Should Good Relations with Employees Be an Unfair Labor Practice?

The old-fashioned management style of expecting workers to check their brains at the door and just telling them what to do no longer works, if it ever did. In an intensely competitive world where companies cannot afford to ignore the insights and ingenuity of employees, "Employee Involvement" (EI) programs are springing up. That’s the good news. The bad news is that this promising model for labor relations is under attack.

Employee Involvement programs are intended to resolve issues in the workplace through open discussion between workers and management. They often include brainstorming sessions and the formation of worker-management teams to improve working conditions, increase morale, and boost productivity. EI stresses cooperation over confrontation.

Organized labor, eager to guard its turf, contends that the kinds of groups established under EI programs can constitute employer-dominated labor organizations and are illegal under the National Labor Relations Act. That 1935 law deems it an "unfair labor practice" for the management of a company to "dominate" or "assist" any "labor organization." The purpose was to prohibit the "company unions" of the 1930s. Recently, the unions have won some legal battles against EI programs.

The decision in a 1992 case, NLRB v. Electromation, prohibits EI programs in non-union workplaces from dealing with "terms or conditions of employment." The company in that case was ordered to disband five worker-management committees that had been set up to deal with absenteeism, no smoking policies, communications, pay progression, and attendance bonuses. Useful or not to either workers or management, the establishment of these committees was determined to be an unfair labor practice.

Since the Electromation decision, managers know that some subjects are off limits for EI programs, but they don’t have clear guidance as to what is or is not legal because the decision was limited to the facts of one particular case. A company can be dragged into a costly legal battle if it ventures into the law’s considerable "gray area."

Several Michigan firms have felt the sting of union litigation against their EI programs. Webcor Packaging in Burton established a "Plant Council" in 1990 to deal with a wide variety of production and employment issues. Following a loss in a representation election, the Teamsters Union filed charges against Webcor, seeking to nullify the vote on the grounds that the Plant Council was illegal and had tainted the election. Subsequently, an administrative law judge ruled that the Plant Council was indeed illegal and ordered that it be disbanded.

The Donnelly Corporation manufactures glass products, including mirrors and windows, at its facilities in Grand Haven and Holland. In 1993 it was listed as one of the ten best companies to work for in the nation. For decades, Donnelly practiced employee involvement in many facets of its decision making. In 1994, representatives from the company were invited to testify before the Dunlop Commission on Worker/Management Relations about their experience with EI programs that enhance cooperation and productivity.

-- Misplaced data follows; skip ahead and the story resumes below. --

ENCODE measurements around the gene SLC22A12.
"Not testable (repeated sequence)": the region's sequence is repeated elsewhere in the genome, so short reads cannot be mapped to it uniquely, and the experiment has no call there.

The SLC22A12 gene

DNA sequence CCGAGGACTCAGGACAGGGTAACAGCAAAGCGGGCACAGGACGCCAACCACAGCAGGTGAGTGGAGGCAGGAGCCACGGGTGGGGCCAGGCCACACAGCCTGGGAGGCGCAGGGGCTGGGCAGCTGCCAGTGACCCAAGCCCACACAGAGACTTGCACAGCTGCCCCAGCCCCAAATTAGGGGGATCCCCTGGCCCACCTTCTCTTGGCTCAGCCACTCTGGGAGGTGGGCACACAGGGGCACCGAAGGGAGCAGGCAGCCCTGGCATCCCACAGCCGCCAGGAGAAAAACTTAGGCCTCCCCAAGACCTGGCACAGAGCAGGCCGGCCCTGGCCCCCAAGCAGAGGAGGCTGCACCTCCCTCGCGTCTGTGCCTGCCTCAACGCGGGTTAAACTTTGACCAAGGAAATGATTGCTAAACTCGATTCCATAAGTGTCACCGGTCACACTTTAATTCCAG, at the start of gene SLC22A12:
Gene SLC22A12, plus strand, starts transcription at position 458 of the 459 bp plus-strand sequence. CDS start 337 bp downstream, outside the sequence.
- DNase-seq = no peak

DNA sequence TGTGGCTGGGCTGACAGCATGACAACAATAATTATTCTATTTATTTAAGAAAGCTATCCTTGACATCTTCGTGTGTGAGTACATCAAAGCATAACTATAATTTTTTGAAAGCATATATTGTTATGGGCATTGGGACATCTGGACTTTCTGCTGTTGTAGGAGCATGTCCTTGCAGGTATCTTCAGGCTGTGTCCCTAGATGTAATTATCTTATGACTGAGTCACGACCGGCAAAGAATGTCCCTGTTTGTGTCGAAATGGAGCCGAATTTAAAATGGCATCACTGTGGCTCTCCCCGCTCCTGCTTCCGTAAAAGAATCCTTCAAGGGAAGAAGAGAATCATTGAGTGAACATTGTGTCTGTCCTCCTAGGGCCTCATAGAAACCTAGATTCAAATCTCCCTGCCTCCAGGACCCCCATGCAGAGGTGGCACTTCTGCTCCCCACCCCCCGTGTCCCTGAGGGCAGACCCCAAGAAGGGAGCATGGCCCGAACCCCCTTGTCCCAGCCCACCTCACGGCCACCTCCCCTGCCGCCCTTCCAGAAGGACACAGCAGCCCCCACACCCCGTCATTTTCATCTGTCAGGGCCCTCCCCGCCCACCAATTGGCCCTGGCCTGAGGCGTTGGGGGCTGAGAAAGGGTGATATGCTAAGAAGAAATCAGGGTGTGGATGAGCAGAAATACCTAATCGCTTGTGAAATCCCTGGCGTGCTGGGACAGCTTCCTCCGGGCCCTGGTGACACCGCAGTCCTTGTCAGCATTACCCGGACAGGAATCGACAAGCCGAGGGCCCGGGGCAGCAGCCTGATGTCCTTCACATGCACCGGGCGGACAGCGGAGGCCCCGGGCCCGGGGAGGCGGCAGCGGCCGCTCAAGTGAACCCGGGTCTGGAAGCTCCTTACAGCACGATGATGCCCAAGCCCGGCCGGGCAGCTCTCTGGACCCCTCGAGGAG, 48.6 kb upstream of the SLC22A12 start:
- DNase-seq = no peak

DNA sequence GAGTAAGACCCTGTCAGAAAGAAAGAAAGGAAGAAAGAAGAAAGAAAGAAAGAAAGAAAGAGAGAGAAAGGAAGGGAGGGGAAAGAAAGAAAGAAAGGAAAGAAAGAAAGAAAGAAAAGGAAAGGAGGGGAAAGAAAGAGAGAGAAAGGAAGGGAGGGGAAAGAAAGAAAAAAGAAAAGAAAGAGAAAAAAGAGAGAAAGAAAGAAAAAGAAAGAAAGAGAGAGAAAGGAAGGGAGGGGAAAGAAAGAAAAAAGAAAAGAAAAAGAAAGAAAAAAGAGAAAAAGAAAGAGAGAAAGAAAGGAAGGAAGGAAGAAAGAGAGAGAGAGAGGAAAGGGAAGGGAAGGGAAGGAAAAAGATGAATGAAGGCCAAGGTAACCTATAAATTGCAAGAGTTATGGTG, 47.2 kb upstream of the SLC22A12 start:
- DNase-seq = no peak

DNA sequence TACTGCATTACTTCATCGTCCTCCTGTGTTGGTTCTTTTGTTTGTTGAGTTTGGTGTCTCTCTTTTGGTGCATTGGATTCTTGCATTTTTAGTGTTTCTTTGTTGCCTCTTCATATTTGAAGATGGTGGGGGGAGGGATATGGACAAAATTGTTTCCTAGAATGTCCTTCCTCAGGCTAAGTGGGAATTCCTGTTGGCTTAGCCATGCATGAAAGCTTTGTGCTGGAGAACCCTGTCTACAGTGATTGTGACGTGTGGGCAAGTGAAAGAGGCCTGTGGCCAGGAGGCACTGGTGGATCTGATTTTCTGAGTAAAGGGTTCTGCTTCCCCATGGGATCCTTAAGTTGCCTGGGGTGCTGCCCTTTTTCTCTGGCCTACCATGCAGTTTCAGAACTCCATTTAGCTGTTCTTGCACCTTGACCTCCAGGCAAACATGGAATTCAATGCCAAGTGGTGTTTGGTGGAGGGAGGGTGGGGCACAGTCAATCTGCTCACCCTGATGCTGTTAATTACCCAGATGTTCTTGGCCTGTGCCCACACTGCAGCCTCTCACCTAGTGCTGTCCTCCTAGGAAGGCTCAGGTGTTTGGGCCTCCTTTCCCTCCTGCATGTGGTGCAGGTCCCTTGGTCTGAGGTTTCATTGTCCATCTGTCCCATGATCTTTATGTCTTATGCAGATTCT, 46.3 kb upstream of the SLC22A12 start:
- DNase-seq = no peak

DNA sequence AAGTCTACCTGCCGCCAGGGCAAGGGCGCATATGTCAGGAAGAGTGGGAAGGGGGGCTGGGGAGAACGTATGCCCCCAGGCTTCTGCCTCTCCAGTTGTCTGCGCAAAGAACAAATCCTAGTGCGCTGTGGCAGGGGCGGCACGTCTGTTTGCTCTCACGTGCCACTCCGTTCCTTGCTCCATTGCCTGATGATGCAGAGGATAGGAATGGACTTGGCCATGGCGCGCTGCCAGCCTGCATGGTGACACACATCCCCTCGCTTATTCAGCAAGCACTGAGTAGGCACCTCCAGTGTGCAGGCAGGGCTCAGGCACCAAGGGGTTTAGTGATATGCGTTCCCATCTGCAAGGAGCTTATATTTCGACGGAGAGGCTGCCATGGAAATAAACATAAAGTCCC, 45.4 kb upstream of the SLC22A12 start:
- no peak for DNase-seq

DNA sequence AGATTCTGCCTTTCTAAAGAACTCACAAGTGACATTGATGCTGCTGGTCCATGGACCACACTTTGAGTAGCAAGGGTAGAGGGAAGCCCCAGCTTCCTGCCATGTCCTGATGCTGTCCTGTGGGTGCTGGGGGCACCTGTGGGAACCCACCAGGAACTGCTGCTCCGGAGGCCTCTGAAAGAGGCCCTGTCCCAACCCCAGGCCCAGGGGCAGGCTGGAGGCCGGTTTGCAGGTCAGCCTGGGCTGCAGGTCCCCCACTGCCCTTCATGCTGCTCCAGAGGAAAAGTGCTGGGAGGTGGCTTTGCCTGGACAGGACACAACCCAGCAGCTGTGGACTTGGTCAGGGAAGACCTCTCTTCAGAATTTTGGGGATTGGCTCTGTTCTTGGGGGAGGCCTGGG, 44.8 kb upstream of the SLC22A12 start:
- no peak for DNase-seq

Despite its good motives and track record, Donnelly has had to fight off a succession of charges that its EI programs are illegal. Thus far, the National Labor Relations Board has issued no decision, since the complaining parties have withdrawn their charges. But it still cost Donnelly in excess of $50,000 in legal fees plus hundreds of hours of management time that could have been put to more constructive use. And since there is no "double jeopardy" defense under federal labor law, Donnelly could find itself drawn into another expensive legal fight over its successful management style in the future.

Organized labor dislikes EI because it may (and often does) lead to more satisfied workers, who are less receptive to union organizers. AFL-CIO official David Silberman, for example, claims that the teams established by Electromation were a "bald-faced effort to stop union organizing." Whether or not that is true, it raises an important question: Why should it be illegal for management to take peaceful steps to increase worker satisfaction? Union leaders talk as if they’re entitled to a large pool of dissatisfied workers for them to entice into unions.

Most Americans would be astounded to learn that it could ever be illegal for managers and workers to get together to discuss topics of mutual interest. The central activity of EI programs, after all, is talking. Vagueness in the law compels Americans to devote resources to legal wrangling over what they may say in the labor relations setting.

Last summer, President Clinton vetoed a bill that would have overruled the Electromation decision and clarified the law so that nonunion employers and their workers would be able to establish EI programs without fear of legal harassment. Perhaps if the public understood what companies like Webcor and Donnelly have endured, and what positive worker-management relations can accomplish, they would ask Congress to try again.